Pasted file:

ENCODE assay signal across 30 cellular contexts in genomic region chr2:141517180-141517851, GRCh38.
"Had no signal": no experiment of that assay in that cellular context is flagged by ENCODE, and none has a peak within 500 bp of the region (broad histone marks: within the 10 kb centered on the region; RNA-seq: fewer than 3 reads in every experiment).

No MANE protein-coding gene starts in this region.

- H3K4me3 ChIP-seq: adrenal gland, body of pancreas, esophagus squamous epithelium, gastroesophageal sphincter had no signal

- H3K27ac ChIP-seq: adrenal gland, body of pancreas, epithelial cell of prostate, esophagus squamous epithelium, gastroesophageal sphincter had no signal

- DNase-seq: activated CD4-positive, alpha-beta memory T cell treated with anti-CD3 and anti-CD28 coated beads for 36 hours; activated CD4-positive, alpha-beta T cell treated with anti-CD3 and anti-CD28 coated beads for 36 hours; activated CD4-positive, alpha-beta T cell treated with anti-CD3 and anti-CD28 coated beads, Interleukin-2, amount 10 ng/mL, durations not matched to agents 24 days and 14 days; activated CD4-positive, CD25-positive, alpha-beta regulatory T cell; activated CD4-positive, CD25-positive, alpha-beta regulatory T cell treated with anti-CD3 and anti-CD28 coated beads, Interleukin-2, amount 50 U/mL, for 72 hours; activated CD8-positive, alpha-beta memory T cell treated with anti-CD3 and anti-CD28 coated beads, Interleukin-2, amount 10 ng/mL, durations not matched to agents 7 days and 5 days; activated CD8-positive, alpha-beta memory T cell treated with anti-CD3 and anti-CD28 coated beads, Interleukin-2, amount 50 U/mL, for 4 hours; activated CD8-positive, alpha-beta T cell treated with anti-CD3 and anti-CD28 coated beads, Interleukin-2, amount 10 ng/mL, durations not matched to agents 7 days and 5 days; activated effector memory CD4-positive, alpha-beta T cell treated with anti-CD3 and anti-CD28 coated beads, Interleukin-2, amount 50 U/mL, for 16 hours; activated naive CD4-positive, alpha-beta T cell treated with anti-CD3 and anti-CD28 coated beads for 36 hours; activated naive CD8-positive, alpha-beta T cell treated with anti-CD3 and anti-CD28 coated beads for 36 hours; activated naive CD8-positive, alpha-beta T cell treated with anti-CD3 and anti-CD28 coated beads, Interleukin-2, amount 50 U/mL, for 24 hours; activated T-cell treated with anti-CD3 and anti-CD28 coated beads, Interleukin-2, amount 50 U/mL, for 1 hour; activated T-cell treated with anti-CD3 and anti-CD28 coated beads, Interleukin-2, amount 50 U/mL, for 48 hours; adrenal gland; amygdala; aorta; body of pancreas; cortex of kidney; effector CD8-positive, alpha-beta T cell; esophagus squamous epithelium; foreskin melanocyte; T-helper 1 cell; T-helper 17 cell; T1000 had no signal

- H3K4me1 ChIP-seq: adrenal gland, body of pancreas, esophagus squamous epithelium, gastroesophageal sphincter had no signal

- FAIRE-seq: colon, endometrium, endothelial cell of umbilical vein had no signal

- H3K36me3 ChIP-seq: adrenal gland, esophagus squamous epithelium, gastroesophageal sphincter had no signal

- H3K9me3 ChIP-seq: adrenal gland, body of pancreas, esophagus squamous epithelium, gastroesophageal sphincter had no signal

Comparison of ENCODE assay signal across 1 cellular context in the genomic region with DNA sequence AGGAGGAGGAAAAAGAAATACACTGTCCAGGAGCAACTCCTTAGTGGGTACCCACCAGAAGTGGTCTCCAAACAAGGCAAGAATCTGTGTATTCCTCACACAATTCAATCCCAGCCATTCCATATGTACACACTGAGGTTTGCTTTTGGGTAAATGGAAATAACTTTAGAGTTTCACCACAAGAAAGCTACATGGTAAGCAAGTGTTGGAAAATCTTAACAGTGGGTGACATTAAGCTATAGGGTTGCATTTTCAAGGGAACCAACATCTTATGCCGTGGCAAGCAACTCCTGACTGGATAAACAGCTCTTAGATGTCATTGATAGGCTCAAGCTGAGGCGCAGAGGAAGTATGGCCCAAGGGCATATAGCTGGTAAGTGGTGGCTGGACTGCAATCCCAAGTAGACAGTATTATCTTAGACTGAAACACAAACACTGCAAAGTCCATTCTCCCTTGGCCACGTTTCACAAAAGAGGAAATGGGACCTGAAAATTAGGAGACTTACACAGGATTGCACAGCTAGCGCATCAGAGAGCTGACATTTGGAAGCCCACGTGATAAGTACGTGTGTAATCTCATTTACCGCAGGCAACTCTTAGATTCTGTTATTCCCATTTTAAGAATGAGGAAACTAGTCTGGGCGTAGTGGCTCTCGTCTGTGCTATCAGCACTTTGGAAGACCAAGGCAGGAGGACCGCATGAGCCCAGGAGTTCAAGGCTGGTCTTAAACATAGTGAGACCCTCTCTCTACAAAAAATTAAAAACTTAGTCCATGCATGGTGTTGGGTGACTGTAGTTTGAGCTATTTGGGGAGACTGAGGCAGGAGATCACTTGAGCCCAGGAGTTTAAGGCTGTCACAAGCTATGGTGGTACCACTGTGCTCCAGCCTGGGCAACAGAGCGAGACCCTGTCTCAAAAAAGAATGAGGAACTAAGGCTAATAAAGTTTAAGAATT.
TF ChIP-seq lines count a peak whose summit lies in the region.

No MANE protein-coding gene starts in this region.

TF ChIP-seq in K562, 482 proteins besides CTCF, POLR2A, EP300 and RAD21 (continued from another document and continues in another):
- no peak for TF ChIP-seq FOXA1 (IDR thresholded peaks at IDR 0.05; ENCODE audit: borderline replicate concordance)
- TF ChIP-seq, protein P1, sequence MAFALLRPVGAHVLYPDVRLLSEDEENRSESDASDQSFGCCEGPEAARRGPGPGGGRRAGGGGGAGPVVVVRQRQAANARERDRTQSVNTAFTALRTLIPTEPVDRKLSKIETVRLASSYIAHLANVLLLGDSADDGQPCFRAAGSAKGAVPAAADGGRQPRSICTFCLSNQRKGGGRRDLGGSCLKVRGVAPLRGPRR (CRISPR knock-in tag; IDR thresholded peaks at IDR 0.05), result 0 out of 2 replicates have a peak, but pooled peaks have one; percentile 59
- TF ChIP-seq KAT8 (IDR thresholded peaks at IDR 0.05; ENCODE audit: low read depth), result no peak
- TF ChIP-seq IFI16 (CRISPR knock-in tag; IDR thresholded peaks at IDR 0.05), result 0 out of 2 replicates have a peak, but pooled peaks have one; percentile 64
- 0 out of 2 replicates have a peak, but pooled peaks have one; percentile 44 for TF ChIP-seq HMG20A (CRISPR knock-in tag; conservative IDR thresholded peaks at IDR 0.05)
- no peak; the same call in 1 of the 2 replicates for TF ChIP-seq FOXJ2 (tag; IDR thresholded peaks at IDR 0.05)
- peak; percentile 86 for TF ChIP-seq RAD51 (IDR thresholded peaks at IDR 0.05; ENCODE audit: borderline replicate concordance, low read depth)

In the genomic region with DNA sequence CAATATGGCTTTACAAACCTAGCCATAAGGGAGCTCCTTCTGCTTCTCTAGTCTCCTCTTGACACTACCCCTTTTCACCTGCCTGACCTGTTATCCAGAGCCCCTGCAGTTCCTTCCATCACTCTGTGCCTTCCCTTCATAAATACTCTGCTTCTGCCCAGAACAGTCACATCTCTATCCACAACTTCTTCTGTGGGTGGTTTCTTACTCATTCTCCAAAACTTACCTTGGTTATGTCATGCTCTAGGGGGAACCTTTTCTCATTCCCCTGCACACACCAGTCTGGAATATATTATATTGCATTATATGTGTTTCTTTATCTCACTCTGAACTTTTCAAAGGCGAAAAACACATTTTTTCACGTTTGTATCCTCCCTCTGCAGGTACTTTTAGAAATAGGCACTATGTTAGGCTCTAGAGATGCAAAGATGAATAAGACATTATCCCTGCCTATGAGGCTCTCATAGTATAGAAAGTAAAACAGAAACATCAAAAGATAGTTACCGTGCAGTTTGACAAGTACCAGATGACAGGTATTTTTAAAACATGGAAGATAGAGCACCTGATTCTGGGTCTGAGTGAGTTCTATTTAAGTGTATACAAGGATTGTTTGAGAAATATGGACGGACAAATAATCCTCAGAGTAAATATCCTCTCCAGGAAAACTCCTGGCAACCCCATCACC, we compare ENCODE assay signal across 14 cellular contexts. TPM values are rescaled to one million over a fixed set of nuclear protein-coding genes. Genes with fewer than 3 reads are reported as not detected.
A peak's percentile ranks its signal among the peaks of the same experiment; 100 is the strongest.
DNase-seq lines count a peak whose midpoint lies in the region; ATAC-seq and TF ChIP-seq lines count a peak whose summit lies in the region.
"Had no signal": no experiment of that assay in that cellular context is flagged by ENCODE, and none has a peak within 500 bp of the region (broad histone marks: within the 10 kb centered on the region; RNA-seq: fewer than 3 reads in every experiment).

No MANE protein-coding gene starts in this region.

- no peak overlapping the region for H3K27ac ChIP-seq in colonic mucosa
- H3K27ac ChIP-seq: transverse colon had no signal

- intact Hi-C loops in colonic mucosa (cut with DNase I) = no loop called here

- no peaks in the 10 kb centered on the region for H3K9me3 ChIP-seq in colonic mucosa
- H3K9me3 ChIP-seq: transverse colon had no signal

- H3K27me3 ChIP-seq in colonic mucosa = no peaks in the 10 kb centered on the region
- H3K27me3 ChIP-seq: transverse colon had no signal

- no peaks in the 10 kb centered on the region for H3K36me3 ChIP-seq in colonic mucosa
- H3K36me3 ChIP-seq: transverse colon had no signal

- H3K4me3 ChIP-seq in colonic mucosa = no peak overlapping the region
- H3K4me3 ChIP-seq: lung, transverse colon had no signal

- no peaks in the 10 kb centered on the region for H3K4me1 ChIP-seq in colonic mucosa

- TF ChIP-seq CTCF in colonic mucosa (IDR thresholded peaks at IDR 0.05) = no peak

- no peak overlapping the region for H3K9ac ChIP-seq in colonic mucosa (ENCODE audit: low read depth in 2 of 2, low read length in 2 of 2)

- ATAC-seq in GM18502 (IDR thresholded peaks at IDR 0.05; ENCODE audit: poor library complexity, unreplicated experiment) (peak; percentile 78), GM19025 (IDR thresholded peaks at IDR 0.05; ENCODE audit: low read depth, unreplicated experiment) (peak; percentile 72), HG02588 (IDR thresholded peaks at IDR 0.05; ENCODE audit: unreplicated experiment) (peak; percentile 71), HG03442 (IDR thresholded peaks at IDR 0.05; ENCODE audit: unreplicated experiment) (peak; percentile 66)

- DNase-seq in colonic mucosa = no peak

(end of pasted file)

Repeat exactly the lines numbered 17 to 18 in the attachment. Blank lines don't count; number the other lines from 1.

- TF ChIP-seq KAT8 (IDR thresholded peaks at IDR 0.05; ENCODE audit: low read depth), result no peak
- TF ChIP-seq IFI16 (CRISPR knock-in tag; IDR thresholded peaks at IDR 0.05), result 0 out of 2 replicates have a peak, but pooled peaks have one; percentile 64